Israel on Tuesday officially launched its coronavirus vaccination campaign for children aged 5-11, becoming the second country to do so after the United States.
Thus far only 2.35 % of parents have registered they children to receive the jabs despite health care providers preparation to offer vaccines to all those who want them.
"We already know that less than half the parents of children in that age group said they would vaccinate their children in the initial stage," Angela Eroni, head of the Sharon District at Maccabi HMO said. "The rest are still hesitant, just as was the case with vaccines for the 12 to 16 age group. I think the response is better than I anticipated. If we inoculate 3,000 children today – it would be good."
Eroni warned of misinformation on social media platforms that contributes to parent' hesitation.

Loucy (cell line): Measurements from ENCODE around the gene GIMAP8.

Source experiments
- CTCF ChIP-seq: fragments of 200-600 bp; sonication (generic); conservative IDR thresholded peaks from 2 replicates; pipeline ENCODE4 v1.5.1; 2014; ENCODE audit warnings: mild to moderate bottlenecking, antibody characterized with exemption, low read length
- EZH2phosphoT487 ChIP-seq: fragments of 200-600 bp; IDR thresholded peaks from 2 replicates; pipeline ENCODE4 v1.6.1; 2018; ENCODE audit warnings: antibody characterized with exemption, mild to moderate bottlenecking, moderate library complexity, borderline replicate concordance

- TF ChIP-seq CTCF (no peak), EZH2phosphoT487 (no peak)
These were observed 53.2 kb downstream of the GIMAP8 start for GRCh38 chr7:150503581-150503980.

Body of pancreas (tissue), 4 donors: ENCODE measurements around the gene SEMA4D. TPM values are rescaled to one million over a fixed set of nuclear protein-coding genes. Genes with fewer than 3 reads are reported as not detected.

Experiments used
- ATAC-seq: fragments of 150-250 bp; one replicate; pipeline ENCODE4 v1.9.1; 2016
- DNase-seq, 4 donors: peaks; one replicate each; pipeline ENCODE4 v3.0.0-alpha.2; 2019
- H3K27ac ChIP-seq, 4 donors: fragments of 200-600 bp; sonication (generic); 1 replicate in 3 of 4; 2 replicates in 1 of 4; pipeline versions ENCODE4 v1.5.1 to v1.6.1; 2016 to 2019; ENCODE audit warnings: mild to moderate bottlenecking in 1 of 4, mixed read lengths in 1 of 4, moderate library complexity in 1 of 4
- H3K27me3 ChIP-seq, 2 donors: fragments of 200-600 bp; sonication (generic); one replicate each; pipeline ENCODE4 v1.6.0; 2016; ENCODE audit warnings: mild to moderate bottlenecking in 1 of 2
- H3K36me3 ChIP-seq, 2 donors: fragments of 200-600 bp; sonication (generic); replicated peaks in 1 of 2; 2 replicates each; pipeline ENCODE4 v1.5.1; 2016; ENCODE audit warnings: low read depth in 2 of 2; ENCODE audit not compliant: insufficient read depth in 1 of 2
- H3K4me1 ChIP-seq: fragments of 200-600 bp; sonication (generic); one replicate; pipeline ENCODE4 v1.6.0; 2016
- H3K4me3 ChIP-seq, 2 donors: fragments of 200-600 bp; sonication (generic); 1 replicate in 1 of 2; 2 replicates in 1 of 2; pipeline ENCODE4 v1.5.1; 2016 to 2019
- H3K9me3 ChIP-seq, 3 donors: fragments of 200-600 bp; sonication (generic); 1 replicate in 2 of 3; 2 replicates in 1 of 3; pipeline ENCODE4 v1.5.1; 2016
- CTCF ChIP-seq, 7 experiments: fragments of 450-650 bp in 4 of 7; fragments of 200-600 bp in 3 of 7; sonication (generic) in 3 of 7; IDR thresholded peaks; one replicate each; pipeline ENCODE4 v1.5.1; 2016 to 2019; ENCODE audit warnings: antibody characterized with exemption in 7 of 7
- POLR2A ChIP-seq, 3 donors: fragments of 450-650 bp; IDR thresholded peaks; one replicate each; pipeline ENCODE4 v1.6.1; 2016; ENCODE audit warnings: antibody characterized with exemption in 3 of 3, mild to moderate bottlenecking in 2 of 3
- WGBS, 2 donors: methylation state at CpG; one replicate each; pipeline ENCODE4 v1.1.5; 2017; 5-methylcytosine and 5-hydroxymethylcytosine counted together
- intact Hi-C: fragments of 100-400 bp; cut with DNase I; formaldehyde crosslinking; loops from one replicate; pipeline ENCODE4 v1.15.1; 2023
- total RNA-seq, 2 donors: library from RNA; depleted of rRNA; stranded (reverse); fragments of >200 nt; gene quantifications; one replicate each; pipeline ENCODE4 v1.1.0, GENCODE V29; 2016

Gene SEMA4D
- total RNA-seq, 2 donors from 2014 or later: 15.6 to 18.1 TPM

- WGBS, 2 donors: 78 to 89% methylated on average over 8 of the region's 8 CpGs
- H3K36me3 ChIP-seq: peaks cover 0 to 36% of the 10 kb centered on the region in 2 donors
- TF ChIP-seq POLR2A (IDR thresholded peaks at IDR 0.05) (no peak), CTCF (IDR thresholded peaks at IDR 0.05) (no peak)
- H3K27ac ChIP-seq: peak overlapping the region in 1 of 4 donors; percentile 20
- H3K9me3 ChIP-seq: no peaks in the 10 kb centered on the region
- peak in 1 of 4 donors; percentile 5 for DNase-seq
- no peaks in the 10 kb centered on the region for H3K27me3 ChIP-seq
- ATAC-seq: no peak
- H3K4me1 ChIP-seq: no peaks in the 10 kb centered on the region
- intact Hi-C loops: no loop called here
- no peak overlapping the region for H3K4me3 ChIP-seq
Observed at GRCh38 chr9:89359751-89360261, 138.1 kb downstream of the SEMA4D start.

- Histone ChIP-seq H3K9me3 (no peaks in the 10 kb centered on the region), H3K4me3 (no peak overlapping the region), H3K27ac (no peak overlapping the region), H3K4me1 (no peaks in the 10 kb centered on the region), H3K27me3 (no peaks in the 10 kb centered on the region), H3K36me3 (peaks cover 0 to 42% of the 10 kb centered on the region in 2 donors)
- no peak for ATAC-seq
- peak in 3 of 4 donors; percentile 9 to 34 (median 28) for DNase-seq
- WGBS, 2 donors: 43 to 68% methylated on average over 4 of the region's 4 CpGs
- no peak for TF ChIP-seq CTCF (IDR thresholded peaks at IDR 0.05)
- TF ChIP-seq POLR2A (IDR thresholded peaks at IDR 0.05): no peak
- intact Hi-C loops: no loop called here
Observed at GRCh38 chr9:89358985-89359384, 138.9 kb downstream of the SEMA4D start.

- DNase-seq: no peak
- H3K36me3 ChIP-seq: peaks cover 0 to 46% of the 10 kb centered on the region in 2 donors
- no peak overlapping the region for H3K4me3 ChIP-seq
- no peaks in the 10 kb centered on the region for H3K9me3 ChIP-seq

The concerns that vaccines could impact girl's menstrual cycle play a role in parents' reluctance, Eroni said.
"I heard parents talk about their fears that vaccines impact the reproductive system. Some women experienced changes to the menstruation cycle but there is no impact on their fertility," she said. "If I had children in that age group, I would not hesitate to administer them the vaccine," Eroni said.
"Parents are concerned and prefer to wait and see, but we do not stress enough that two million children have already been vaccinated in the United States. We are not Guinee Pigs and our experts have determined that the vaccines are safe."